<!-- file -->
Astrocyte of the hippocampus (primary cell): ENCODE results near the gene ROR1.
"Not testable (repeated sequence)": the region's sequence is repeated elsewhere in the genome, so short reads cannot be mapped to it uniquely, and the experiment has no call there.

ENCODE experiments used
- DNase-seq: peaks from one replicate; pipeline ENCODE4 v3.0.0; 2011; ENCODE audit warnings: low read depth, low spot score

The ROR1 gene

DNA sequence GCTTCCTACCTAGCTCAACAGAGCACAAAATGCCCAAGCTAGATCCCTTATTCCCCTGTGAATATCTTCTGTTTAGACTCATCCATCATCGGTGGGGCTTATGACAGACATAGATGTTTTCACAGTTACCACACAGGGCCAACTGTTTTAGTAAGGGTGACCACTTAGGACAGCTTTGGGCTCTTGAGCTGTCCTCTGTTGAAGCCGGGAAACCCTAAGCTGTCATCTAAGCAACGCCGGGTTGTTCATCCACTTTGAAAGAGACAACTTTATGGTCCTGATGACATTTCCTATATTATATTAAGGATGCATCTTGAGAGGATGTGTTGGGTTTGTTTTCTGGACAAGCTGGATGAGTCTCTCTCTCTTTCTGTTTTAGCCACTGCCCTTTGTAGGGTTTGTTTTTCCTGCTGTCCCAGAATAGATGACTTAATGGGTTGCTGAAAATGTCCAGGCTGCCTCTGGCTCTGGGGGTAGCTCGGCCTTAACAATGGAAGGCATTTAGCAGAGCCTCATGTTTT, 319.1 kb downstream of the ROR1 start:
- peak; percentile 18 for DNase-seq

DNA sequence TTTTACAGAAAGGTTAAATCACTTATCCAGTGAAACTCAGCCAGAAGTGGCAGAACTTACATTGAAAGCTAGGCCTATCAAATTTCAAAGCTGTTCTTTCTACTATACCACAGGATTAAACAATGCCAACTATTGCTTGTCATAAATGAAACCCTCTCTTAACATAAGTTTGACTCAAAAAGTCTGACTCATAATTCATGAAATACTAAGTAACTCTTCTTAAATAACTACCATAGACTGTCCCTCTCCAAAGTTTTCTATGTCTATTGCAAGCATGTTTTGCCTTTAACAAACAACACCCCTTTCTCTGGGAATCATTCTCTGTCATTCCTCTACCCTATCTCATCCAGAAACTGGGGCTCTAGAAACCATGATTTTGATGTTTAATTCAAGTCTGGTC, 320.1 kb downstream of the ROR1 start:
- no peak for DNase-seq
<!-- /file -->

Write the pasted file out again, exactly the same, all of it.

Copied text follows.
Astrocyte of the hippocampus (primary cell): ENCODE results near the gene ROR1.
"Not testable (repeated sequence)": the region's sequence is repeated elsewhere in the genome, so short reads cannot be mapped to it uniquely, and the experiment has no call there.

ENCODE experiments used
- DNase-seq: peaks from one replicate; pipeline ENCODE4 v3.0.0; 2011; ENCODE audit warnings: low read depth, low spot score

The ROR1 gene

DNA sequence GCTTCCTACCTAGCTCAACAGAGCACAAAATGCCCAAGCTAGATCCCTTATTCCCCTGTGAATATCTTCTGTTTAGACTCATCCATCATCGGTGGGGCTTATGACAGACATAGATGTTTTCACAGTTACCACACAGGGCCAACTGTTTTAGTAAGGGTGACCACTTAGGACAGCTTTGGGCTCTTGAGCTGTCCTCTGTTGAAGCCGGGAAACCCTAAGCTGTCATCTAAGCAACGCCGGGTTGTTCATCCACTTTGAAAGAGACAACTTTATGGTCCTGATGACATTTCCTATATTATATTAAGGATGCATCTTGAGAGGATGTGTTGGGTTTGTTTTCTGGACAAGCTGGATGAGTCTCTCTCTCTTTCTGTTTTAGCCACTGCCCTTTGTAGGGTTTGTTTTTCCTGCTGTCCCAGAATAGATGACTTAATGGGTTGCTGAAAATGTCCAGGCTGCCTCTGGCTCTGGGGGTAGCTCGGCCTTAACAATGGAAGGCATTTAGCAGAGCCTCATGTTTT, 319.1 kb downstream of the ROR1 start:
- peak; percentile 18 for DNase-seq

DNA sequence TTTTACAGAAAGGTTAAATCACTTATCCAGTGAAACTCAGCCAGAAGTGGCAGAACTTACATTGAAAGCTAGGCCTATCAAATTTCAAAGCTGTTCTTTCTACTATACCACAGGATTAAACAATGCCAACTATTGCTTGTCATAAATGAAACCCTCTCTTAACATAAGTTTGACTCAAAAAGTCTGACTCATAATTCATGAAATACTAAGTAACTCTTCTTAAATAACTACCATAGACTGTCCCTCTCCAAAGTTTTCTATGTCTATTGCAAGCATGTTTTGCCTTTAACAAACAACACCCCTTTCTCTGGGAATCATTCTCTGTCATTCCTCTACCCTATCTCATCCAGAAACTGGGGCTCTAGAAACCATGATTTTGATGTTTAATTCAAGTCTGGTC, 320.1 kb downstream of the ROR1 start:
- no peak for DNase-seq